Presenters and performers at the Grand Round

Supporting those who experience family violence

The international 16 Days of Activism against Gender-Based Violence Campaign launched at Austin Health last week to a packed Nursing Grand Round on Family Violence.

The presentation introduced new initiatives being introduced at Austin Health that have two important aims: to teach staff to recognise, respond and refer any patients experiencing family violence, and to train managers on how to support staff experiencing family violence.

Supporting our patients

"Health professionals are often the first person someone will talk to about family violence, so we need to prepare health professionals to have these conversations," says Sally Russell, coordinator of the ‘Strengthening Hospitals Responses to Family Violence' project at Austin Health.

The Grand Round introduced the concept of ‘sensitive practice' through a number of role plays that demonstrated how sensitive practice would look in three different scenarios: intimate partner abuse, elder abuse, and when providing support in the workforce.

While the role plays were confronting, Ms Russell emphasised that "you do not have to be an expert - that is not what we are asking clinicians to do. The key tasks for clinicians are to recognise when family violence may be occurring, to respond in a sensitive way, and to refer the patient, either internally or to an external service."

Attendees were also introduced to some harrowing statistics on the prevalence of family violence. "One in every four Australian women has experienced emotional abuse, and one in six physical or sexual violence, by a current or former partner," Ms Russell says.



Two new Family Violence educators will start at Austin Health in 2018, and will be provide additional Family Violence training for both clinicians, and managers.

Clinicians will also be supported by Family Violence resource officers - who will work initially in the Emergency Department and Specialist Clinics - and existing internal specialists, such as Social Work and the Northern Centre Against Sexual Assault (NCASA).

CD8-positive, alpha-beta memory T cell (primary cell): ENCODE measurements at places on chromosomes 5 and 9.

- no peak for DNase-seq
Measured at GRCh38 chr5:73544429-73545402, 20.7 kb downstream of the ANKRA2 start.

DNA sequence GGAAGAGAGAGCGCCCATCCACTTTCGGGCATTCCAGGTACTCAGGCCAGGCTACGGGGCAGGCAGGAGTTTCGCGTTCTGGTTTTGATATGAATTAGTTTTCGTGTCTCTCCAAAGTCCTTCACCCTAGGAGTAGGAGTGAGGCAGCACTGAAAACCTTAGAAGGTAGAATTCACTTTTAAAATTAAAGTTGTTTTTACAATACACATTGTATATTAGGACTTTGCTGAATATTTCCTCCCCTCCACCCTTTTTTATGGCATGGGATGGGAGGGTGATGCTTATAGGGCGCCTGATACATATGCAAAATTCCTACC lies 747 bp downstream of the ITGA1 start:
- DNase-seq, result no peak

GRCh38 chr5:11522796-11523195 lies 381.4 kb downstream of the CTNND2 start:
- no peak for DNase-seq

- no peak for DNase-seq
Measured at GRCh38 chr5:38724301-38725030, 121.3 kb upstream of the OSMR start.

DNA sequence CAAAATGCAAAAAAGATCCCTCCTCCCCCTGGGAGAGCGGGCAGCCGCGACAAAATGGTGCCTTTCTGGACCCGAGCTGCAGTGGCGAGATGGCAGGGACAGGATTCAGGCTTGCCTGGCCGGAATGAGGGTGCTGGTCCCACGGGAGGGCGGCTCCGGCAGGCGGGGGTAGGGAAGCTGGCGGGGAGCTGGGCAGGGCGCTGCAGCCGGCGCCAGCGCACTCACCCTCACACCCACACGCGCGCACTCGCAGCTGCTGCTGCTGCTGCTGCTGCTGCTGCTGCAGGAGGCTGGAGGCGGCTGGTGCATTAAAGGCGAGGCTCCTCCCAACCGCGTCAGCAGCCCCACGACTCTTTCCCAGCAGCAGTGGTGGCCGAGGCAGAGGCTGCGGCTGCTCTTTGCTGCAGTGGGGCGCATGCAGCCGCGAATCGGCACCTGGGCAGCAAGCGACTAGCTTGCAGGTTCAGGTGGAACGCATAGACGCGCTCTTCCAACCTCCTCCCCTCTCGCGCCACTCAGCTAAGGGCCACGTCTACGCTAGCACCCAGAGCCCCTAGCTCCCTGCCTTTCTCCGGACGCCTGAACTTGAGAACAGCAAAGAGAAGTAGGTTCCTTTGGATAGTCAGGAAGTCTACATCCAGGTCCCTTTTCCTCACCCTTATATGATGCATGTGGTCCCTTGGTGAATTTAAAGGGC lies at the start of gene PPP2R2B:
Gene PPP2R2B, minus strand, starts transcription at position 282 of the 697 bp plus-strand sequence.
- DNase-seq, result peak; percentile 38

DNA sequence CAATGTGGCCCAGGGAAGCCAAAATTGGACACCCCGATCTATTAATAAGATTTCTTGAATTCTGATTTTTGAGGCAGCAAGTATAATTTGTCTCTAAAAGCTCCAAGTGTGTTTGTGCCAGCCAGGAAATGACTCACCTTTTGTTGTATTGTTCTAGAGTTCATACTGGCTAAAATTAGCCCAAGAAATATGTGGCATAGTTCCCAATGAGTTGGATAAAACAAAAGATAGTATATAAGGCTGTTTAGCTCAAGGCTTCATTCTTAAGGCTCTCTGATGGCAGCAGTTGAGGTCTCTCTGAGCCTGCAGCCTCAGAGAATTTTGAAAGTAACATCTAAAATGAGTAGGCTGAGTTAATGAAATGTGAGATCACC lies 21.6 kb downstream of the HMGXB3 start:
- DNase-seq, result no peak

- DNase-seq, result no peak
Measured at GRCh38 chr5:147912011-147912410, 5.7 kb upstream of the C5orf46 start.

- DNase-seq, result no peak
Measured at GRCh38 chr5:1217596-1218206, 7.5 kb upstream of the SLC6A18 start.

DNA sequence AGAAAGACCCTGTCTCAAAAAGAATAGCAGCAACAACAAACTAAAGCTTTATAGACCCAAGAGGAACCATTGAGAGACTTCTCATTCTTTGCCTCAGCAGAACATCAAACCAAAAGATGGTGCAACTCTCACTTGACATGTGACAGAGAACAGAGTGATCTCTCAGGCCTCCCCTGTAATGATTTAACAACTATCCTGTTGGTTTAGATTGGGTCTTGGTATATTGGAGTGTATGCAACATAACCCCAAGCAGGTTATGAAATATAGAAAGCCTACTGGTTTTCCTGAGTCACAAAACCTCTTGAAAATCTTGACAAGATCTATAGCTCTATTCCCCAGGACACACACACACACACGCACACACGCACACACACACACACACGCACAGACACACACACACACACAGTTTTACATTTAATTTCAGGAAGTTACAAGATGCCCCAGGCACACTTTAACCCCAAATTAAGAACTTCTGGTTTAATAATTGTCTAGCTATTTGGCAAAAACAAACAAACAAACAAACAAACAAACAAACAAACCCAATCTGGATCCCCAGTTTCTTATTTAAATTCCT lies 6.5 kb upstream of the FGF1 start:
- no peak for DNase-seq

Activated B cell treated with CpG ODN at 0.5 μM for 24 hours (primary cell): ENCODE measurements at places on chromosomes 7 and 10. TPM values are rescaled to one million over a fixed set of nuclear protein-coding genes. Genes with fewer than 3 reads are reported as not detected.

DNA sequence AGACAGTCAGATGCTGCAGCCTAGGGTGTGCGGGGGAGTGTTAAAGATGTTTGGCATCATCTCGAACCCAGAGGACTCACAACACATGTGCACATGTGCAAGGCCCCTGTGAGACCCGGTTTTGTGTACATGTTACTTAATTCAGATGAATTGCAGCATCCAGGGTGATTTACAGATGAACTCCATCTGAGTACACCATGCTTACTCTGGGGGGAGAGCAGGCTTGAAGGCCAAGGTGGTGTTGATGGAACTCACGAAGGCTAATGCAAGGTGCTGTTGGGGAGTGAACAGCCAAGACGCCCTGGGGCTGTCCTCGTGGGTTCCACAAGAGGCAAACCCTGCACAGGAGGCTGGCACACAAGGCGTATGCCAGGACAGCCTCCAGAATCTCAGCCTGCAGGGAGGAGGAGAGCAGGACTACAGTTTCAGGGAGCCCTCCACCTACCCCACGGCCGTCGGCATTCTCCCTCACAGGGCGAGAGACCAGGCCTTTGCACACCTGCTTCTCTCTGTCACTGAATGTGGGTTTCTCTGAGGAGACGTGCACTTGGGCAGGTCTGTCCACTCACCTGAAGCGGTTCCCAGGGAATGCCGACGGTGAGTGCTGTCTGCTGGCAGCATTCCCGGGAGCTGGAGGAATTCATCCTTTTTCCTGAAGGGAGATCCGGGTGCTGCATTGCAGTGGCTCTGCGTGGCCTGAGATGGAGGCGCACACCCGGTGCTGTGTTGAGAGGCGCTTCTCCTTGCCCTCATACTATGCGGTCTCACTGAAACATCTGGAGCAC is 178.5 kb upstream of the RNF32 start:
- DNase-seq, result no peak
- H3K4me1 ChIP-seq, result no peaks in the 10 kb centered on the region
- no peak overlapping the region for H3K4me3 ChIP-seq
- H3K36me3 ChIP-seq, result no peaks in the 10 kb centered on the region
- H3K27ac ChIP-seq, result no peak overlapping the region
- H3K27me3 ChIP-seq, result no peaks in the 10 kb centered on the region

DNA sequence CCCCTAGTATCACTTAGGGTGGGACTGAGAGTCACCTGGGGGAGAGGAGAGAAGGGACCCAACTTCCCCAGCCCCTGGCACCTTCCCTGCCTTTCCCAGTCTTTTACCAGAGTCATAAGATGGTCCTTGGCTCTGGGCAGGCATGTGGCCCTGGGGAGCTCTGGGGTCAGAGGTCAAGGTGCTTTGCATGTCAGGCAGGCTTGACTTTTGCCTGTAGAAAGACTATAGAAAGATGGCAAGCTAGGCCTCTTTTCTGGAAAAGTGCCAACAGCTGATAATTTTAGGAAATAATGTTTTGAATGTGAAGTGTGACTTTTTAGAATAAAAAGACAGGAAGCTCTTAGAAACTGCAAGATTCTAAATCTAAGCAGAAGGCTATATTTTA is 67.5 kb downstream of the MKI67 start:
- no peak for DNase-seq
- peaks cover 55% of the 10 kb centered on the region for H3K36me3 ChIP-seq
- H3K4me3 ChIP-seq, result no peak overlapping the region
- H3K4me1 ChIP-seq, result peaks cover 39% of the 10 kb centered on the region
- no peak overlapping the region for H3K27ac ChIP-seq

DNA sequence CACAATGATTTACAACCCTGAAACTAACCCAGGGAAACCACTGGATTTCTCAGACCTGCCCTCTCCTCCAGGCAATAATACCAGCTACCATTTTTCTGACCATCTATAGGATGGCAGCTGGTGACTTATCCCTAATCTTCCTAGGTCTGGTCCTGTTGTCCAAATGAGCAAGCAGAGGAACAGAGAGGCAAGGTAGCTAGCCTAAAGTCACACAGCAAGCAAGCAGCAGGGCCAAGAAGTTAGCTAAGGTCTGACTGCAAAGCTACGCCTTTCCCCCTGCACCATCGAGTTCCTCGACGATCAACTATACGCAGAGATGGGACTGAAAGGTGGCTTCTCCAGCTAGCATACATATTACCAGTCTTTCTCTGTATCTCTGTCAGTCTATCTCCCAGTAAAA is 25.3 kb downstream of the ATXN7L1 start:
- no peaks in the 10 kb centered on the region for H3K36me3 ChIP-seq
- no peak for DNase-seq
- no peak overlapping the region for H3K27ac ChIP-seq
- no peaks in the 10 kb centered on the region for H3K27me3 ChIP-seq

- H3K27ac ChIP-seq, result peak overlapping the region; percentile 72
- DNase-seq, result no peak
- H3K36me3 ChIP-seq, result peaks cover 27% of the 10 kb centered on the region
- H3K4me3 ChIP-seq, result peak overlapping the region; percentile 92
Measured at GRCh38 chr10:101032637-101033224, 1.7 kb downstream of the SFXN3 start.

Supporting staff experiencing family violence

The aim of staff family violence support is to ensure that the workplace is a safe place for staff - for example, by putting strategies in place to protect staff from being contacted at work by a violent family member. Where the staff member is unsafe in their home environment, they can be put in contact with Austin Health's Employee Assistance Program or a specialist Family Violence service.

The first contact point for staff experiencing family violence is one of the Human Resources Family Violence Contact Officers, whose names are available on the Hub. The Contact Officers are also available to managers, to assist them in how to put strategies in place to make the workplace safe for their staff.

Project sponsor and Executive Director, Clinical Operations and Ambulatory Services, Jason Payne, said that the project has come out one of the recommendations from the Victorian Royal Commission into Family Violence, to develop a whole-of-hospital service model for responding to family violence in public hospitals. 

"We know that family violence affects too many families in Victoria, which is why this project focuses on supporting both patients and staff," Mr Payne said.

"Hospitals are well placed to identify and provide support to people affected by family violence before it gets to crisis stage where police and other authorities are involved. An early intervention response can prevent serious harm and death. Early intervention can also mean less hospital presentations."

 

Where to learn more

• There are a lot of resources available on the Hub for those who want to develop a greater depth of understanding. Start from the Family Violence Hub page.

• Further to last week's presentation, a special Medical Grand Round on Family Violence will be held this Wednesday. ‘I wish they had joined the dots for me' will introduce social worker, lecturer, researcher and family violence survivor Christine Craik, her research into the impacts of family violence on women's health, and the critical role of health professionals in being able to identify, educate and respond.

The Family Violence Medical Grand Round will be held in the John Lindell Lecture Theatre at Austin Hospital this Wednesday 29 November at 12.30pm.

• If you would like to do something active to promote gender equality and prevent violence against women, consider downloading and trying these '16 actions for 16 days'.